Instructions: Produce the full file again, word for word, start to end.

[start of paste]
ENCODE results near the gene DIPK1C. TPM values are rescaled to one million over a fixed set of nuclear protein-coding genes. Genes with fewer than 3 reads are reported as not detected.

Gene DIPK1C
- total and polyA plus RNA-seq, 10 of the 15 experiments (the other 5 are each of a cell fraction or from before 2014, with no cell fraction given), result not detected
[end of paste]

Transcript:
ENCODE results near the gene DIPK1C. TPM values are rescaled to one million over a fixed set of nuclear protein-coding genes. Genes with fewer than 3 reads are reported as not detected.

Gene DIPK1C
- total and polyA plus RNA-seq, 10 of the 15 experiments (the other 5 are each of a cell fraction or from before 2014, with no cell fraction given), result not detected